In United States v. Tavarez-Levario, the Fifth Circuit held the use of counterfeit immigration documents to obtain employment was not a continuing offense because the use of the documents occurred in a single incident and did not involve ongoing or continuous criminal activity. (32) The Court began its analysis by determining if the explicit language of the criminal statute suggested that use of a counterfeit or fraudulently obtained immigration document constitutes a continuous offense. (33) The Court reasoned that the language under [section] 1546 did not include clear language indicating Congress intended for the crime to be a continuous offense. (34) The Court analyzed the terms "use" and "utter" to determine if the ordinary meaning, from legal and non-legal dictionaries, defined them to be interpreted as involving ongoing action. (35) The Court concluded that within the context of [section] 1546, the terms "use" and "utter" indicate that a person using or employing the document may be charged or convicted under [section] 1546, whether or not that individual tendered that document for use by another individual but did not express ongoing conduct. (36)

After concluding that the explicit language of the statute did not include language involving ongoing conduct, the Fifth Circuit examined the nature of the crime involved to determine if the violation of [section] 1546 constituted a continuing offense. (37) The Court noted that an essential characteristic of a continuing offense involves an ongoing illegal act, which produces a threat of harm to society while the perpetrator continues the unlawful act. (38) The Court held that the use of counterfeit immigration documents offense does not produce a threat of harm to society because the immigration documents are utilized for a specific purpose. (39) The Court reasoned the use of a counterfeit immigration document does not involve an ongoing unlawful act or series of acts because it occurs in instances of finite duration and is a discrete incident--for example, to enter the country, to obtain employment, or to attain a benefit. (40) Upon examining the offense and not Tavarez's particular conduct, the Court held that his use of continuous immigration documents coupled with his long-term benefit of employment did not inherently involve criminal activity of an ongoing or continuous character to warrant being treated as a continuous offense. (41) In light of analyzing the explicit language of the statute and nature of the offense, the Court concluded that Congress did not intend for a [section] 1546 offense to be treated as a continuous one; therefore, the SOL barred the indictment because it was not filed within the five years of the commission of the offense. (42)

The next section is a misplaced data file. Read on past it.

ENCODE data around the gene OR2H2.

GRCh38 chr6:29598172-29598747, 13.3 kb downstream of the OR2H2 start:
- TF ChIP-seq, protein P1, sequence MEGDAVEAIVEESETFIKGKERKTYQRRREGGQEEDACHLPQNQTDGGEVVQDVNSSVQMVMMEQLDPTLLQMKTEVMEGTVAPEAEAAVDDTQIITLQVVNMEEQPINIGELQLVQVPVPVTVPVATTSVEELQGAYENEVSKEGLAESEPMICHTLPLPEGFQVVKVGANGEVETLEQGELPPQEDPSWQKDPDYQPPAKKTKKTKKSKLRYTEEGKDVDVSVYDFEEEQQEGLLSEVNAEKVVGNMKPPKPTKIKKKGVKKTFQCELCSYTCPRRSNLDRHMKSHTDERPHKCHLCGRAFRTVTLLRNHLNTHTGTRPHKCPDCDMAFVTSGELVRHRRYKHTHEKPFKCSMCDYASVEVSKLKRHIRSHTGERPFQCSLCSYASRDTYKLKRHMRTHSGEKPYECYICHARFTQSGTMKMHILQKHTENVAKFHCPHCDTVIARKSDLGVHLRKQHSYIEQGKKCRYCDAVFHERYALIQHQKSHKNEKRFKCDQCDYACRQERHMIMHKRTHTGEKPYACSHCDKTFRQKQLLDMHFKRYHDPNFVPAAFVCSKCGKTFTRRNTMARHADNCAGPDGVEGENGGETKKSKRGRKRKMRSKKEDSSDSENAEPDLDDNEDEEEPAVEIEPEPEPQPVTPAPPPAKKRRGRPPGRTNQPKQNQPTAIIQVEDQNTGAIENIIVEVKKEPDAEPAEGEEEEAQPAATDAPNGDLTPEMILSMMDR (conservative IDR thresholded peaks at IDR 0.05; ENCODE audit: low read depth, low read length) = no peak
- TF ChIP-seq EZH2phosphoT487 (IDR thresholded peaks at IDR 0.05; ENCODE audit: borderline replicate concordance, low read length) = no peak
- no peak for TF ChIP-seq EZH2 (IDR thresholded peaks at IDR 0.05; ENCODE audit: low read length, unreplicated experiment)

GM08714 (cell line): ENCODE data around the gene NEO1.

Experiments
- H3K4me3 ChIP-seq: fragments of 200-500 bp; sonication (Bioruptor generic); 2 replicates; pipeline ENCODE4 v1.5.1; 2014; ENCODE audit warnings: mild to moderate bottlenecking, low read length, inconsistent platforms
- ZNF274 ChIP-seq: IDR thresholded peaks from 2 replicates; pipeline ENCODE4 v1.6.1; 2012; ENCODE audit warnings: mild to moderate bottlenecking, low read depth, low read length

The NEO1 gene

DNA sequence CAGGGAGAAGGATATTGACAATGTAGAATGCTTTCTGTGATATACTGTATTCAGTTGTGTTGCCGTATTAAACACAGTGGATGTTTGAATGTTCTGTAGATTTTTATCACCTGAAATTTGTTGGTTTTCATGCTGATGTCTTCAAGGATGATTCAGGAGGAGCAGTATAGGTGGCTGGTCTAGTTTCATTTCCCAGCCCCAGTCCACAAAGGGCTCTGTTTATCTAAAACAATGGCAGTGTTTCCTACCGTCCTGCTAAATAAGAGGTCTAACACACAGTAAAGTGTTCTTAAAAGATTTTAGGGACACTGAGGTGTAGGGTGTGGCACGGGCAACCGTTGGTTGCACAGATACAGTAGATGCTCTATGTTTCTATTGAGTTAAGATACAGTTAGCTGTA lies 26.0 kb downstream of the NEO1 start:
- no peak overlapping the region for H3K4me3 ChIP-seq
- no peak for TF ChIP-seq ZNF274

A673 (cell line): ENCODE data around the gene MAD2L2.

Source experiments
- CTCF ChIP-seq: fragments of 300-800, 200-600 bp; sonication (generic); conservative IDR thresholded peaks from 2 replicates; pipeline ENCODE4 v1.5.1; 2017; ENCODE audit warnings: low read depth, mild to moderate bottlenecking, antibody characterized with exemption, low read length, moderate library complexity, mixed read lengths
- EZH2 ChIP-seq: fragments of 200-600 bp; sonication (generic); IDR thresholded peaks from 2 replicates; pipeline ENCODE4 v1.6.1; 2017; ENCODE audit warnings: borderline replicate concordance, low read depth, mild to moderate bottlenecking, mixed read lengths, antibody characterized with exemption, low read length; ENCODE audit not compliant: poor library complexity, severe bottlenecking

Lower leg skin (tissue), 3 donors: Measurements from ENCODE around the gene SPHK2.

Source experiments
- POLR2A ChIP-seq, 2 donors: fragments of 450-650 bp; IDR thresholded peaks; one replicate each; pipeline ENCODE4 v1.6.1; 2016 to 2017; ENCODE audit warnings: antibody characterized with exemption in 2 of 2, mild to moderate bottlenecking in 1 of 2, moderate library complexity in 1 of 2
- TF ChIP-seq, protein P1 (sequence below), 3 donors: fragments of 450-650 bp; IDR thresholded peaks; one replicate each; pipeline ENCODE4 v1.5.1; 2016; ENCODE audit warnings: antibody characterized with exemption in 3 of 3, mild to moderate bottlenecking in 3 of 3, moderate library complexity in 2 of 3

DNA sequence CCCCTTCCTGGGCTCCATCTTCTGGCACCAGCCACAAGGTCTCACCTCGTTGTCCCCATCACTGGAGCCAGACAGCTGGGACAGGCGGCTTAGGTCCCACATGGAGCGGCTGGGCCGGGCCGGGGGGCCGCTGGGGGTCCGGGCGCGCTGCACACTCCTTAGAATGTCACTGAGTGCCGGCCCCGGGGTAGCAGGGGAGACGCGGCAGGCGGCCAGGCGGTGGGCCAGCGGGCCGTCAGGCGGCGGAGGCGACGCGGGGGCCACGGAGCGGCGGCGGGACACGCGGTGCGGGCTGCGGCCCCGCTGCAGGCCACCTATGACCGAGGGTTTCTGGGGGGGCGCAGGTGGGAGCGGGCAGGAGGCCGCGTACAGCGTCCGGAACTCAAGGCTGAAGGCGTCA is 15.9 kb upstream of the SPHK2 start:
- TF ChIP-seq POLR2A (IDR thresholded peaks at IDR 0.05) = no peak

The Fifth Circuit appropriately applied the explicit language of the statute guideline within the continuous offense doctrine to decide whether the language of the substantive criminal statute would be defined as continuous for SOL purposes. (43) The Court correctly held that following the plain meaning rule, the terms "use" and "utter" do not create an ongoing action, thus failing to meet the "explicit language of the statute" requirement necessary to conclude that using a counterfeit immigration document is a continuing offense. (44) Unlike statutes that demonstrate with unambiguous language that Congress intended to create a continuing offense, [section] 1546 does not clearly state that it is a continuing one. (45) There was no such evidence within the language of the statute or the definitions of the terms "use" and "utter" at issue to suggest the meaning of ongoing conduct. (46)

Conversely, the Fifth Circuit incorrectly applied the second guideline, regarding how Congress must have certainly intended the nature of the crime to be noncontinuous because the offense did not create an ongoing threat to society each day it persisted. (47) Based on the Court's narrow interpretation, Tavarez's conduct does not seem to have reached the same level of harm to society as other offenses, such as crimes of conspiracy, escape of legal custody, or kidnapping. (48) The Fifth Circuit, however, did not consider Tavarez's use of the false documents when he acquired his job or his daily work for five years, which could have produced great economic loss to his employer when the employer withheld another individual's payroll taxes to fund his Social Security benefits and Medicare benefits, thus subjecting the employer to a potential fine from the federal government for employing a noncitizen without work authorization. (49) Furthermore, the Fifth Circuit failed to examine the economic and societal impacts of the use of counterfeit immigration documents. (50) The use of illegal document fraud for employment may have a spillover effect onto innocent victims and may cause tax corruption, economic loss, or a security threat to the nation, which creates a recurring harm the longer the crime persists. (51) Assuredly, Congress would have intended to protect economic and societal harms caused by the use of counterfeit immigration documents when passing [section] 1546. (52)

Considering the Court's narrow approach, the Court was correct in using the five-year default SOL and tolling when the documents were...